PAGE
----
Naimh - "Someone kneading into my lower back"
Naimh’s Patient Story
VIDEO TRANSCRIPTION OF NIAMH’S PATIENT STORY:
My pain feels like somebody kneading really hard into my lower back, the whole time. When it's really bad, when I'm having a really bad day, it's absolutely excruciating – it's like somebody piercing my hip with a needle, a long needle of some sort.
My pain started in 2009, I was writing a piece of my PHD at the time and I noticed that I had a lot of discomfort when I was sitting. So I changed my movements, I changed my chair and things improved for a little while. And on and off over two years I was getting bouts of pain here and there. I had been told to exercise, I had been to the doctor, several doctors, different varying degrees of being dismissed. At the time I had explained what was happening and people told me that everybody has pain etc. But in 2012, by trying to exercise and make things better, I attended a spinning class, which was probably the worst thing ever I could have done and that's when really started to get very bad. I was living in Mayo at the time, my Mum came to visit me and she knew how bad things were and she was worried and she took me to see my old family GP. And for the first time there was somebody who took me seriously, who understood that I was in agony and knew I need to be treated. At that point I was sent for a MRI scan which showed there was some difficulty around a disc and that's when I got a diagnosis.
It's pretty bad in the morning. It's difficult to get in and out of the shower, it's difficult to get dressed. If I drop something on the floor, which I do constantly I've noticed recently, it's difficult to bend down and pick things up so I just leave them there until I come home in the evening. Tying my shoes is horrendous in the morning. Then as I loosen up, my medication kicks in, things improve throughout the day. Then it depends on how long I'm sitting and what kinds of activities I'm engaged in, and that's what a typical day is like.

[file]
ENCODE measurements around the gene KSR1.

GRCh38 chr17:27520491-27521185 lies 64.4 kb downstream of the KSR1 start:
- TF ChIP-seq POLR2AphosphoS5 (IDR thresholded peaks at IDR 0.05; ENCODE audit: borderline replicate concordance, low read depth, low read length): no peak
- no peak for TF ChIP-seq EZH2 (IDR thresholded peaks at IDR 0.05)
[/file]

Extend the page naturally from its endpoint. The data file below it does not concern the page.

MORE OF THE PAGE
I think the biggest impact to my quality of life is how weak my body has become, I think, I'm only 39 and I'm constantly reminded of that by doctors who say things like 'you're only 39, you know, you should be strong and you should have power within your body'. But if I ever want to go to the cinema, or to a bar or a restaurant, I have to think ahead to 'oh my god I wonder what the seats are going to be like there', will I have to stand – that wouldn't be possible for longer than half an hour – do I have enough medication with me in case the pain kicks off.
If I was to give advice to anybody – knowing what I know now after all of these years of having lived with my condition – it would be to listen to yourself, listen to your body, to get it checked out. To find out, if you can, what the source of the pain is. If a doctor doesn't take you seriously, then find somebody that does take you seriously. And to do whatever works for you, whether its exercise or acupuncture or reiki or whatever it might be but to find something that does work for you. Because personally if I knew now – what I know in 2016 if I knew in 2009 when this started I would have done things a lot more differently and probably I would have taken action a lot more quickly.
If Niamh's experiences are similar to your own, take the 'My Pain Questionnaire' to increase your chances to get a correct diagnose and adequate treatment.